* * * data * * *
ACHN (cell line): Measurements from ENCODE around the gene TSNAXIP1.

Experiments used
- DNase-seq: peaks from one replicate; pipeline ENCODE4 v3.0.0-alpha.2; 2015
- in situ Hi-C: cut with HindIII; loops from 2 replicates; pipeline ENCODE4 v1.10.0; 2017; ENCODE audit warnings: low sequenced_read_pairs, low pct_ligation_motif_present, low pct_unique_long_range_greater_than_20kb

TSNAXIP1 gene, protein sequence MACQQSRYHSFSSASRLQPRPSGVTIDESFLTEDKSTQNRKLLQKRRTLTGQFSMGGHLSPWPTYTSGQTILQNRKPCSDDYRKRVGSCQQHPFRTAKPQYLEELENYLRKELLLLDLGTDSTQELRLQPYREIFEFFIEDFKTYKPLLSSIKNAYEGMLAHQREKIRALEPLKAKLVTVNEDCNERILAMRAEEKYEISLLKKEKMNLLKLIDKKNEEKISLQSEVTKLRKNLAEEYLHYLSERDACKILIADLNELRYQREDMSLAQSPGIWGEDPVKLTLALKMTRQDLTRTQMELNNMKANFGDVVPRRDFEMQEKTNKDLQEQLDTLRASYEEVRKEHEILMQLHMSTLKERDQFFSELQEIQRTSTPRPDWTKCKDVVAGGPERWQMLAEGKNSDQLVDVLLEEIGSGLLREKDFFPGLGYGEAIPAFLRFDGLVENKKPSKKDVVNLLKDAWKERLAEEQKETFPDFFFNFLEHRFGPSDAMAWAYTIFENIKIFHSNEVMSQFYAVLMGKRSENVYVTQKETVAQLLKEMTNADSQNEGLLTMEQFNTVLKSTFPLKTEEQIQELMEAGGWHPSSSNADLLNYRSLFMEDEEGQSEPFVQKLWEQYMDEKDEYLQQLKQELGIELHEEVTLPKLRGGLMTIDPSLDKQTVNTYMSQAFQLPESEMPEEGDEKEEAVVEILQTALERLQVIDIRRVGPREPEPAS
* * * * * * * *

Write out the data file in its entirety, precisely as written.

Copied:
ACHN (cell line): Measurements from ENCODE around the gene TSNAXIP1.

Experiments used
- DNase-seq: peaks from one replicate; pipeline ENCODE4 v3.0.0-alpha.2; 2015
- in situ Hi-C: cut with HindIII; loops from 2 replicates; pipeline ENCODE4 v1.10.0; 2017; ENCODE audit warnings: low sequenced_read_pairs, low pct_ligation_motif_present, low pct_unique_long_range_greater_than_20kb

TSNAXIP1 gene, protein sequence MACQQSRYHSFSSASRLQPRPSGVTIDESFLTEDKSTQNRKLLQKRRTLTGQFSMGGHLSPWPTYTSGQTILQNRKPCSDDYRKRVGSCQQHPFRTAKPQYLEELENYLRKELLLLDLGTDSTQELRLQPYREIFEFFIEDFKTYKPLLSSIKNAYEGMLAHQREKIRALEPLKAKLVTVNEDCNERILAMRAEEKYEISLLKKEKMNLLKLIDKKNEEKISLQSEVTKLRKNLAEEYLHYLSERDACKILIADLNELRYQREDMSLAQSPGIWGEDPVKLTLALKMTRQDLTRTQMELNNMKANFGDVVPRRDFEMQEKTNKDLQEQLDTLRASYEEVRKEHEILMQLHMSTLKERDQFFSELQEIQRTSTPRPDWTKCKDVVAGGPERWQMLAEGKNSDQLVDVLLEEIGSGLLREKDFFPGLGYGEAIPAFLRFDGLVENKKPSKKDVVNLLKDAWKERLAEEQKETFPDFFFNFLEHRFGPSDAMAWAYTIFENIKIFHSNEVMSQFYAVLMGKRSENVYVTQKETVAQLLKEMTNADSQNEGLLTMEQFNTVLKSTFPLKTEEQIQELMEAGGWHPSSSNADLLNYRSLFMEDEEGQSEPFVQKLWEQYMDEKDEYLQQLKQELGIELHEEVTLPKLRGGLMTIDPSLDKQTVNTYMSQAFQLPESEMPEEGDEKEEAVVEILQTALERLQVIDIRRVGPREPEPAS